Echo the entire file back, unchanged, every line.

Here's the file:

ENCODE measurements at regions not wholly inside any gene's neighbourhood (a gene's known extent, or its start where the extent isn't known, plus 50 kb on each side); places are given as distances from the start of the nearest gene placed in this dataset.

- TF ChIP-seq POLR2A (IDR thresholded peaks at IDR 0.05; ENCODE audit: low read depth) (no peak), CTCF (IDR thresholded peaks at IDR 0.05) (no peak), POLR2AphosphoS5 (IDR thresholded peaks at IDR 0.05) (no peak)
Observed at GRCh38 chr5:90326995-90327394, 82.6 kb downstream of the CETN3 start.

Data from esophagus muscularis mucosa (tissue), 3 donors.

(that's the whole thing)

ENCODE measurements at regions not wholly inside any gene's neighbourhood (a gene's known extent, or its start where the extent isn't known, plus 50 kb on each side); places are given as distances from the start of the nearest gene placed in this dataset.

- TF ChIP-seq POLR2A (IDR thresholded peaks at IDR 0.05; ENCODE audit: low read depth) (no peak), CTCF (IDR thresholded peaks at IDR 0.05) (no peak), POLR2AphosphoS5 (IDR thresholded peaks at IDR 0.05) (no peak)
Observed at GRCh38 chr5:90326995-90327394, 82.6 kb downstream of the CETN3 start.

Data from esophagus muscularis mucosa (tissue), 3 donors.